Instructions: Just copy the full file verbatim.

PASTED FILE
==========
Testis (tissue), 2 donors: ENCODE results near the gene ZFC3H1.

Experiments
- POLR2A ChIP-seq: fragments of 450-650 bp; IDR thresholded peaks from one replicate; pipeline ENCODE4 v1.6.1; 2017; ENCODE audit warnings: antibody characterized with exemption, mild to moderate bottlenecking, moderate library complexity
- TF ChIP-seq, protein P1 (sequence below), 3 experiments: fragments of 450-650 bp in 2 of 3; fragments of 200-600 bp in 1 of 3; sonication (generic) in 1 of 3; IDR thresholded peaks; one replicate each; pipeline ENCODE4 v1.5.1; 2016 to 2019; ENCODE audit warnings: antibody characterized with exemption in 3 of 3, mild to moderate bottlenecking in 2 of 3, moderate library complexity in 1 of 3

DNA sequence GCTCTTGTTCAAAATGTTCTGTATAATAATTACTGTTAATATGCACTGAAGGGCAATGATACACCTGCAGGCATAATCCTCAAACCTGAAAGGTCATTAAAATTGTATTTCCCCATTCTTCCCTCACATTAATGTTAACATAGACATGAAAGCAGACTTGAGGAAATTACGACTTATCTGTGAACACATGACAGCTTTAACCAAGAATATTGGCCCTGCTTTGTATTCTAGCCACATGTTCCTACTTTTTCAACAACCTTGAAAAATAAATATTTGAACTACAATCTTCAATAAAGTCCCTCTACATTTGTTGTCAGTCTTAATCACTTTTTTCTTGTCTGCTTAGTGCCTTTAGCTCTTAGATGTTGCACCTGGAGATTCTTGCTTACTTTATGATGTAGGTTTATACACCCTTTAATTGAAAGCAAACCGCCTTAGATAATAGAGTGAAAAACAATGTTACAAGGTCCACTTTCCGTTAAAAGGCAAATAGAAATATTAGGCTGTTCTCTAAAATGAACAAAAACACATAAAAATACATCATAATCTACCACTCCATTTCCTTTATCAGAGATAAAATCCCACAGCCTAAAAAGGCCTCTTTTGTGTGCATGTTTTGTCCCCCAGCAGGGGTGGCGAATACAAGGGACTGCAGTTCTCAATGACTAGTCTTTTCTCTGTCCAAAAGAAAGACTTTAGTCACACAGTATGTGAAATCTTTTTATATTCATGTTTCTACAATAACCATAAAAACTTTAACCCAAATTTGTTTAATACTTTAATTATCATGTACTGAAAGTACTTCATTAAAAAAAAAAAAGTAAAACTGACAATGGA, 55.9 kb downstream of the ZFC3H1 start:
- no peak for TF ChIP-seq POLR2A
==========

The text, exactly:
Testis (tissue), 2 donors: ENCODE results near the gene ZFC3H1.

Experiments
- POLR2A ChIP-seq: fragments of 450-650 bp; IDR thresholded peaks from one replicate; pipeline ENCODE4 v1.6.1; 2017; ENCODE audit warnings: antibody characterized with exemption, mild to moderate bottlenecking, moderate library complexity
- TF ChIP-seq, protein P1 (sequence below), 3 experiments: fragments of 450-650 bp in 2 of 3; fragments of 200-600 bp in 1 of 3; sonication (generic) in 1 of 3; IDR thresholded peaks; one replicate each; pipeline ENCODE4 v1.5.1; 2016 to 2019; ENCODE audit warnings: antibody characterized with exemption in 3 of 3, mild to moderate bottlenecking in 2 of 3, moderate library complexity in 1 of 3

DNA sequence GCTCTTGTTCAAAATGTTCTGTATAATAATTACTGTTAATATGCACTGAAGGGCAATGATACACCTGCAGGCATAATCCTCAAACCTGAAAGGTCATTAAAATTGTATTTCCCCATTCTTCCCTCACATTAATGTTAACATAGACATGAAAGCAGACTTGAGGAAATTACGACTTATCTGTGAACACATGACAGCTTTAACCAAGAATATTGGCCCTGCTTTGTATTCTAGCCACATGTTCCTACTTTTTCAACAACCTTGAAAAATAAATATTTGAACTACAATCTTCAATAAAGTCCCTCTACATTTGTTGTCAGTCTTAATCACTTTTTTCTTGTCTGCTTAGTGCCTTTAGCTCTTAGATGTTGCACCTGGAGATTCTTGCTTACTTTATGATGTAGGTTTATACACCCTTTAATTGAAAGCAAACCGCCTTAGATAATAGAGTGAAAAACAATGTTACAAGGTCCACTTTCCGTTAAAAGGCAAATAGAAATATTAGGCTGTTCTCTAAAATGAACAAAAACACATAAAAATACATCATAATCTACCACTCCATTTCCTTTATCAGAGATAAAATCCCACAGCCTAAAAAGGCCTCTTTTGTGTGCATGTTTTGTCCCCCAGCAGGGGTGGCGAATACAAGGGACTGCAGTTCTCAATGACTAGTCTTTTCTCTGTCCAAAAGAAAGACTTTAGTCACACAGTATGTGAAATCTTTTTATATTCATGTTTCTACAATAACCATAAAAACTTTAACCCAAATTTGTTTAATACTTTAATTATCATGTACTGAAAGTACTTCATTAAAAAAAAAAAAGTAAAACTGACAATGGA, 55.9 kb downstream of the ZFC3H1 start:
- no peak for TF ChIP-seq POLR2A